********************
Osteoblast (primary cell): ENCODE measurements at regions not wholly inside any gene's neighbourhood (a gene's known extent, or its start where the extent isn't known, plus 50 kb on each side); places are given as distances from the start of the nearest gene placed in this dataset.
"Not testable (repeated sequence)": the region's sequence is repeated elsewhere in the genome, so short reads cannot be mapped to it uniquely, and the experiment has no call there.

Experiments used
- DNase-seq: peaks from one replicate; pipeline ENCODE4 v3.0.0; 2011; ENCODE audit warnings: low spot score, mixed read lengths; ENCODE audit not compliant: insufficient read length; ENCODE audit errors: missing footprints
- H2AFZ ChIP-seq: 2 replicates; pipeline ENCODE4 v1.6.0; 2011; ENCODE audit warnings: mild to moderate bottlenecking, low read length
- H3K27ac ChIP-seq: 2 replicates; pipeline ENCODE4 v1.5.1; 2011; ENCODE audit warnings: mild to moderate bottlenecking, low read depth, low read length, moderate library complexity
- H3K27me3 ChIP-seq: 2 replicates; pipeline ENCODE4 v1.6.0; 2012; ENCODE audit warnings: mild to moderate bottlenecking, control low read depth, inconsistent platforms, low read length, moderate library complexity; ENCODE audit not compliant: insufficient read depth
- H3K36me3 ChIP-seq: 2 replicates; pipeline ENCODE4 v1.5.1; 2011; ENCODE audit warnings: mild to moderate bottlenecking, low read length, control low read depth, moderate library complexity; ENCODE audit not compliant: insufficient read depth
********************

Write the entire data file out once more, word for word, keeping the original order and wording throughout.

Osteoblast (primary cell): ENCODE measurements at regions not wholly inside any gene's neighbourhood (a gene's known extent, or its start where the extent isn't known, plus 50 kb on each side); places are given as distances from the start of the nearest gene placed in this dataset.
"Not testable (repeated sequence)": the region's sequence is repeated elsewhere in the genome, so short reads cannot be mapped to it uniquely, and the experiment has no call there.

Experiments used
- DNase-seq: peaks from one replicate; pipeline ENCODE4 v3.0.0; 2011; ENCODE audit warnings: low spot score, mixed read lengths; ENCODE audit not compliant: insufficient read length; ENCODE audit errors: missing footprints
- H2AFZ ChIP-seq: 2 replicates; pipeline ENCODE4 v1.6.0; 2011; ENCODE audit warnings: mild to moderate bottlenecking, low read length
- H3K27ac ChIP-seq: 2 replicates; pipeline ENCODE4 v1.5.1; 2011; ENCODE audit warnings: mild to moderate bottlenecking, low read depth, low read length, moderate library complexity
- H3K27me3 ChIP-seq: 2 replicates; pipeline ENCODE4 v1.6.0; 2012; ENCODE audit warnings: mild to moderate bottlenecking, control low read depth, inconsistent platforms, low read length, moderate library complexity; ENCODE audit not compliant: insufficient read depth
- H3K36me3 ChIP-seq: 2 replicates; pipeline ENCODE4 v1.5.1; 2011; ENCODE audit warnings: mild to moderate bottlenecking, low read length, control low read depth, moderate library complexity; ENCODE audit not compliant: insufficient read depth